Magnetic reconnection affects magnetar’s flare
It is a widely accepted theory that the real identity of SGR1806-20 is a neutron star (magnetar) with an ultra-strong magnetic field up to about 1 quadrillion gauss. Magnetars are called Soft Gamma-ray Repeaters (SGR) because they are always releasing a little magnetic field energy intermittently to radiate relatively low-energy gamma rays. Until now, three magnetars (SGR0526-66, SGR1900+14, and SGR1806-20 in the main figure) have caused huge flares. It turned out that the flare this time was 100 times bigger than the previous two.
It is guessed that magnetars cause explosive releases of magnetic field energy as huge flares, far bigger than usual, once in a few decades. The details of the huge flare remain unknown, however. To study its mechanism, we need to know the changes in gamma-ray power just after flare eruption. LEP data are very valuable for this reason and must make a great contribution by providing clues to build a theoretical model in the future. In particular, the time scale of the light curve for about 60 milliseconds between 0 and 200 milliseconds in which fluctuations appear (shown in the upper graph in Fig. 3) is thought to reflect the time scale of the elementary steps in the magnetar’s energy release. According to a commonly accepted theory, magnetic reconnection probably affects the elementary steps. If the theory is correct, GEOTAIL is the first satellite to observe magnetic reconnection of both the earth’s magnetosphere and another celestial body.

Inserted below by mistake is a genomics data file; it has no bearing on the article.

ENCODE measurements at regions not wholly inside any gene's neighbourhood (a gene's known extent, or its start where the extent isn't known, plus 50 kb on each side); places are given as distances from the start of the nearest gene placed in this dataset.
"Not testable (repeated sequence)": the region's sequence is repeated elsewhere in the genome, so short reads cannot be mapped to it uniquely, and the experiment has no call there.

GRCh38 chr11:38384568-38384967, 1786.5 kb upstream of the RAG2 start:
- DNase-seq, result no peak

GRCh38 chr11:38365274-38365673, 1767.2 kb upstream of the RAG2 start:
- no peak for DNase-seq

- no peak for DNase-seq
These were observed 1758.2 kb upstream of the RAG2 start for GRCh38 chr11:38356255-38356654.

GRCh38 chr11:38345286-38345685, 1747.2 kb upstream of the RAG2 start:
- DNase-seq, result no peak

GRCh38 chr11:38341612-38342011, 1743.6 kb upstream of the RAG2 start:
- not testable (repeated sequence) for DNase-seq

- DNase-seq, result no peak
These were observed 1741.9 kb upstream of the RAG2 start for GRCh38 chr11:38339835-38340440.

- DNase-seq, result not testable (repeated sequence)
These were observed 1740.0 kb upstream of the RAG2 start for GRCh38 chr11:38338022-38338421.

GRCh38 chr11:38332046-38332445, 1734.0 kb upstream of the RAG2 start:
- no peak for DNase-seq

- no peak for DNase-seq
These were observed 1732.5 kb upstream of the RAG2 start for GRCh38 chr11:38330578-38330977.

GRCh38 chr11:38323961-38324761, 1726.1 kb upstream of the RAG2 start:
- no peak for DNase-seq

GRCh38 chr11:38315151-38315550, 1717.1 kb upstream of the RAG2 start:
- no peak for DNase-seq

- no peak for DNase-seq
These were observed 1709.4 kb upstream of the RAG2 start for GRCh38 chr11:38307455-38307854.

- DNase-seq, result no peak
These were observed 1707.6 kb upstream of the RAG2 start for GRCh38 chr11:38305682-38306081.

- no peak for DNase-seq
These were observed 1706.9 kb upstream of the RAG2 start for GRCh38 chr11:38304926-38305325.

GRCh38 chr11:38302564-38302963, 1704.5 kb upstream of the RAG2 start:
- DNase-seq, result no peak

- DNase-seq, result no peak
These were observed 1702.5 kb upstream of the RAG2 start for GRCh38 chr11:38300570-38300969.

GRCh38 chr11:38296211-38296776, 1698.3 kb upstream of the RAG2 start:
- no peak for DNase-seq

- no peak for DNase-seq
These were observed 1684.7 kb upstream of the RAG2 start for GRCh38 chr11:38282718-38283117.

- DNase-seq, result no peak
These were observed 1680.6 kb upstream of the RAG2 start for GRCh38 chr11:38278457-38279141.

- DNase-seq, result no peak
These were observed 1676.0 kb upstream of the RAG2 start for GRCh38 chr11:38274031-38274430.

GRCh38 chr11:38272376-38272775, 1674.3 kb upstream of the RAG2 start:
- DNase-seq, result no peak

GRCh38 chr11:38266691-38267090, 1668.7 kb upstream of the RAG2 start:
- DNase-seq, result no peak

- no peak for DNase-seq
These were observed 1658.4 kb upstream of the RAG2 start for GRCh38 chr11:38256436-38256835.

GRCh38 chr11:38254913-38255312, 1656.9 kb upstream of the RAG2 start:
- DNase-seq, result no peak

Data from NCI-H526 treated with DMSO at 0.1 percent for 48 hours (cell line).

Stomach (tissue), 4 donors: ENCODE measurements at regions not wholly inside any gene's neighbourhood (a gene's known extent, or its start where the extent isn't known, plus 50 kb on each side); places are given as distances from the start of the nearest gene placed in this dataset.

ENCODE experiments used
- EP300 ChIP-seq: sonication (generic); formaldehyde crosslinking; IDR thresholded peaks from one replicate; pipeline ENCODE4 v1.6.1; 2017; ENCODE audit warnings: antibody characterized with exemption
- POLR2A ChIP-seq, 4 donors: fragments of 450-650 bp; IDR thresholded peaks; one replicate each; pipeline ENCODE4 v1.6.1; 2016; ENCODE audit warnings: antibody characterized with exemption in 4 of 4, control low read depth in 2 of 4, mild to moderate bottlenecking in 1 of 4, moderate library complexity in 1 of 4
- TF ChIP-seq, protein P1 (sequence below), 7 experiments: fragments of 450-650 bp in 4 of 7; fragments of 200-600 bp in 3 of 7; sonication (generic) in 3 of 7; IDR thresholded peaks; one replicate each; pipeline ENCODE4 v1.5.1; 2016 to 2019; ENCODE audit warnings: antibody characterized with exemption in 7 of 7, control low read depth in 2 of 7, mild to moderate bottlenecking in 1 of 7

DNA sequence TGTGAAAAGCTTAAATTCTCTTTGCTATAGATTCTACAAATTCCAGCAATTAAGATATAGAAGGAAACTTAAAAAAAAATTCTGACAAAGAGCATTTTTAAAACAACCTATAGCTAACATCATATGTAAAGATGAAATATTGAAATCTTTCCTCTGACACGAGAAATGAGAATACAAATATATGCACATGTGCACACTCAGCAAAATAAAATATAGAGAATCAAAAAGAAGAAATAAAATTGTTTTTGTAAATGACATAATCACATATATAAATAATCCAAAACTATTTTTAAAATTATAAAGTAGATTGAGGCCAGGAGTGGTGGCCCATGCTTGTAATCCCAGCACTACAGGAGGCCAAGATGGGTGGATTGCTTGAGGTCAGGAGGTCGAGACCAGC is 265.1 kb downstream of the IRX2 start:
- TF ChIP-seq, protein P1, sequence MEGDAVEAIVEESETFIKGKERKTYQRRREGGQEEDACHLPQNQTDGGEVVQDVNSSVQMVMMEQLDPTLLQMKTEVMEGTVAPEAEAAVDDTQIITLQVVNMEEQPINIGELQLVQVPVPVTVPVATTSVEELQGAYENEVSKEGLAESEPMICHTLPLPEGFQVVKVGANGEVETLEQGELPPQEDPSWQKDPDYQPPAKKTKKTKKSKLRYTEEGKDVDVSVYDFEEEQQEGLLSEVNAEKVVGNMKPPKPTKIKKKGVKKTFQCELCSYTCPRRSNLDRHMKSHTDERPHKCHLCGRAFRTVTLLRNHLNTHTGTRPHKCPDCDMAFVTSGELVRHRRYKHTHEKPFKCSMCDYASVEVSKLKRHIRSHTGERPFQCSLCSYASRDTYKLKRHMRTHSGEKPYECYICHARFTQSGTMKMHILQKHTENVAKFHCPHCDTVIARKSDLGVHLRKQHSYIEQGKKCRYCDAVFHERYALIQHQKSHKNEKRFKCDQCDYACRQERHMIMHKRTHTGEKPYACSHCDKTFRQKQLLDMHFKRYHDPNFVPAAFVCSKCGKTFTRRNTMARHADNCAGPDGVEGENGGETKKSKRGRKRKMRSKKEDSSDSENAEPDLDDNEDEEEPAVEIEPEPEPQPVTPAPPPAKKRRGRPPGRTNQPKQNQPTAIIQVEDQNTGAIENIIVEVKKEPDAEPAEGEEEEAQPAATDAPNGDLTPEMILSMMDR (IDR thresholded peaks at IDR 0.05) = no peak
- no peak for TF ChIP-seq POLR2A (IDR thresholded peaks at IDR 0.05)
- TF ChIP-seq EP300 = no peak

At the end of March, it was decided that our data would be published in “Nature” along with other gamma-ray satellites’ results. Thus, our gamma-ray observation this time came to an end.